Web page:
Fortunately, apart from C.J.Sansom’s splendid Shardlake sequence of novels, I haven’t spent much time with the Tudors over the years, so although I’ve got a vague idea what’s going to happen to Thomas Cromwell in the last instalment in what is now to be Hilary Mantel‘s compelling trilogy – although I know it doesn’t end well – I’m still on tenterhooks. Because if Wolf Hall (2010) was a tour de force, then Bring up the bodies (Fourth Estate, 2012) is even better. You are in there with this extraordinary man – the “blacksmith’s boy” (as the Duke of Norfolk sneeringly calls him) who ran away, who has been around, European mercenary, merchant, machiavel – the second most powerful man in the land, and one of the richest, the dark presence in Sansom’s books, here portrayed as the first modern Englishman; and you are rooting for him, doubting with him, taking a breather with him, regretting with him all the way, this long distance juggler of moralities and loyalties and memory for king, country, church, family and self. No abstract principles, but as good a man as he can afford to be, and, balancing all these labours, he certainly tries. Nor does it get any easier with the death of Henry VIII’s first wife and the trial and execution of Anne Boleyn and her chums; here we may see him at his worst, but you can understand it.
Hilary Mantel is an extraordinary writer. Where context is all – the court, the king’s domestic cares and woes, European empires and politics, cut through with scenes, moments of clarity, from Cromwell’s adventurous life and friendships – you still get sudden dazzling shafts resonating with contemporary (here, now) Britain. And her pacing is immaculate. You are drawn in, engaged with the action, his pleasures, the shifting emotional scenery, the tasks, the tensions, the comforts forsaken. You are in his head, you feel the history, see a society growing, where you come from.
Apart from the obvious dramatic events, these were particular highlights for me:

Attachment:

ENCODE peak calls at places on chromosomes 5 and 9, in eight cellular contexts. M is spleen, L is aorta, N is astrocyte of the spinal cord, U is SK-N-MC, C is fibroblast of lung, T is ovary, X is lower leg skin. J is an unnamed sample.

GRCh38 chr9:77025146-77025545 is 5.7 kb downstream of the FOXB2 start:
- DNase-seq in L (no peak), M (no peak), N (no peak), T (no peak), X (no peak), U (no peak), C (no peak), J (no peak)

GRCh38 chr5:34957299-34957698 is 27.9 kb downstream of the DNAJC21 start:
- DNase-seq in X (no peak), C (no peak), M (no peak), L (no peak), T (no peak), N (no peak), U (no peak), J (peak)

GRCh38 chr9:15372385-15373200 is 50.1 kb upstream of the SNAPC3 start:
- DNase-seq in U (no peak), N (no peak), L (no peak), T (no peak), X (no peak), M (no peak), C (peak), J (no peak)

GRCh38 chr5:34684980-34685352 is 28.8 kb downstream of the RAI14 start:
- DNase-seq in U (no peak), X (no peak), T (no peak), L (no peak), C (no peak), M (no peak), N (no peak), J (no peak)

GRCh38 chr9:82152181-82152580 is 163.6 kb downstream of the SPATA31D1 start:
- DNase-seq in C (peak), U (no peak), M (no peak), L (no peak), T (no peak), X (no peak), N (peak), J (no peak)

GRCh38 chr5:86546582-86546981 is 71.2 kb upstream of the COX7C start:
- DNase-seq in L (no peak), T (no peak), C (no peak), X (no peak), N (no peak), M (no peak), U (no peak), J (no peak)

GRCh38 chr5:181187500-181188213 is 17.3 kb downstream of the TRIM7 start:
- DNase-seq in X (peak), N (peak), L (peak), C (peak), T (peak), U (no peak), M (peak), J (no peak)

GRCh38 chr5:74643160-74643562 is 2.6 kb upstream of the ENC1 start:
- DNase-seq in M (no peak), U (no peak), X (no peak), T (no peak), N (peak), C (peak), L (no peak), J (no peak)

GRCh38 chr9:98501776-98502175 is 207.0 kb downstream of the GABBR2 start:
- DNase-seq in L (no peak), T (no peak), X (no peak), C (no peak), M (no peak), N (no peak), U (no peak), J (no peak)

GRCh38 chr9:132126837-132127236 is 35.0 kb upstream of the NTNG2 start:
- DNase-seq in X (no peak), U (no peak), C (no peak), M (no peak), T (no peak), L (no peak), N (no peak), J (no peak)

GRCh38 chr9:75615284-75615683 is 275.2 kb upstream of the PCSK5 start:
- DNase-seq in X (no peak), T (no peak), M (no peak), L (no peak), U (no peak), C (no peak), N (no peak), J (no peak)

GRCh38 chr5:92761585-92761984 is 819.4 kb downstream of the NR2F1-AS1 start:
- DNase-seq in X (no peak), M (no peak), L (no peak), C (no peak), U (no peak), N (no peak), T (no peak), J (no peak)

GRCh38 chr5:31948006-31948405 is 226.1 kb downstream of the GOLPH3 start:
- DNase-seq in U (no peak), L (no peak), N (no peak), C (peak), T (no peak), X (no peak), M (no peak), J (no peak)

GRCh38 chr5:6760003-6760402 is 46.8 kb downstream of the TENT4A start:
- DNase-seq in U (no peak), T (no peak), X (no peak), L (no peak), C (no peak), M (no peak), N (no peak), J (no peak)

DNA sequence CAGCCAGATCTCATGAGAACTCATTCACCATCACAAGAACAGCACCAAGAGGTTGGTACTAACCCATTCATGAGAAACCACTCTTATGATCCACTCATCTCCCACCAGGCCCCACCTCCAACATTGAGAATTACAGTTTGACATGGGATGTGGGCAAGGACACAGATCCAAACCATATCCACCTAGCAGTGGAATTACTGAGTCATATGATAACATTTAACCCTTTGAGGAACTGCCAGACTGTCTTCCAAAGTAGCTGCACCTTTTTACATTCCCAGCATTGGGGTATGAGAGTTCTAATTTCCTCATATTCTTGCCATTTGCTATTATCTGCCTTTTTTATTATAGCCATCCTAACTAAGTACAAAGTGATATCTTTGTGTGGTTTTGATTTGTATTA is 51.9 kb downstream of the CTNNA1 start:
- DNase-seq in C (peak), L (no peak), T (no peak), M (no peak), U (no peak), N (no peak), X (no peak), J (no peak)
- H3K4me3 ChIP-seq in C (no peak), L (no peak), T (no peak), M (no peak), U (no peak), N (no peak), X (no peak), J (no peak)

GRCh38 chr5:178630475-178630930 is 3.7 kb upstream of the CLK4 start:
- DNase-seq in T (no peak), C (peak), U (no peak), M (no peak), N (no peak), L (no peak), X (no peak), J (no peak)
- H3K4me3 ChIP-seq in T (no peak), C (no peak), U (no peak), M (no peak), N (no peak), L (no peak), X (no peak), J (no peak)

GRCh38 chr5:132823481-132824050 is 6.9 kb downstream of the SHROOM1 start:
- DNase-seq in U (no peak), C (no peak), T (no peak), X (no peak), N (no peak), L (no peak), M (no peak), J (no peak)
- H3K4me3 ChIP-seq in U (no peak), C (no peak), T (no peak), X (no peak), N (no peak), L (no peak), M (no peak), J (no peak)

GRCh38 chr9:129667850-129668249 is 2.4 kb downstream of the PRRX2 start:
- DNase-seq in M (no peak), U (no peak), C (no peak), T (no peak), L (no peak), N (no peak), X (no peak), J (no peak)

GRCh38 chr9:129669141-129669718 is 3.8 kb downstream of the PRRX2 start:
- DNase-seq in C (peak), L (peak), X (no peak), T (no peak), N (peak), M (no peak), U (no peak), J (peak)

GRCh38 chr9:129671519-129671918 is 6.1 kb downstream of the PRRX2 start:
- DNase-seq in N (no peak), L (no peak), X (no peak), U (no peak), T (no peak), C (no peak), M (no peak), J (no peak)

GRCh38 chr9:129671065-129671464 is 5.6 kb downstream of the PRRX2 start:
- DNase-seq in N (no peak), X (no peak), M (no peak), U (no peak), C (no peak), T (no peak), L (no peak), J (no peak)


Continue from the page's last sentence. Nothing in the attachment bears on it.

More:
- Cromwell’s relaxing at Christmas with friends and family at his Stepney residence, coming home to the smell of apples after the stench and intrigue of the court and Katherine’s death-bed, though some of the entertainments are put to terrible use later;
- the questioning of court musician Mark Smeaton and the getting of his confession to be chief witness for the prosecution in the matter of Anne Boleyn’s alleged treasonous adultery (which is where the Christmas props come in)
- a reverie of bitter-sweet reminiscence of a discussion with a drunken Portuguese knight in Venice and the day after’s stroll taking in some exceptional works of art, only to be interrupted by Rafe coming in with the news that the king was dead (he wasn’t and TC is the first to realise it)
- the matter of poor Harry Percy’s second interview, too complicated to explain briefly here, but a delicious embarrassment calling for some real front to brazen it out
Something to give the flavour, and some lovely touches. Early on, TC’s work load:
His inner voice mocks him now: you thought you were going to get a holiday at Wolf Hall. You thought there would be nothing to do here except the usual business, war and peace, famine, traitorous connivances, a failing harvest, a stubborn populace; plague ravaging London, and the king losing his shirt at cards.
There’s the good old days to consider, a purer jousting:
… [Brandon] can slap the king on the back and call him Harry; he can chuckle with him over ancient jests and tilt-yard escapades. But chivalry’s day is over. One day soon moss will grow in the tilt-yard. The days of the moneylender have arrived, and the days of the swaggering privateer; banker sits down with banker, and kings are their waiting boys.
And how’s this for joined up thinking?
In March, Parliament knocks back his new poor law. It was too much for the Commons to digest, that rich men might have some duty to the poor; that if you get fat, as gentlemen of England do, on the wool trade, you have some responsibility to the men turned off the land, the labourers without labour, the sowers without a field. England needs road, forts, harbours, bridges. Men need work. It’s a shame to see them begging their bread, when honest labour could keep the realm secure. Can we not put them together, the hands and the task?
This is the same man, giving himself a few seconds of contemplation, referencing (one could almost say name-dropping) one of the great portrait painters of his or any other age:
It is already nine in the morning. The dews of May Day have burned from the grass. All over England, green boughs are carried in from the woods. He is hungry. He could eat a cut of mutton with samphire, if any has been sent up from Kent. He needs to sit down for his barber. He has nor perfected the art of dictating letters while being shaved. Perhaps I’ll grow my beard, he thinks. It would save time. Only then, Hans would insist on committing another portrait against me.
The attention to detail is beautiful in its execution. Here news of Henry VIII’s infatuation with Jane Seymour has just got out:
‘There are rumours on the streets, and crowds who want to see her, and ballads made, deriding her.’
‘Ballads?’ Henry is shocked. ‘Find out the authors.’
[and later] ‘I have heard about these ballads,’ he says. ‘Cannot you suppress them?’
‘They’re nothing personal,’ he says. ‘Just warmed over libels from when Katherine was queen and Anne was the pretender.’
So here’s the Duke of Norfolk, expecting to be fed. Dressed in his best, or at least what’s good enough for Lambeth Palace …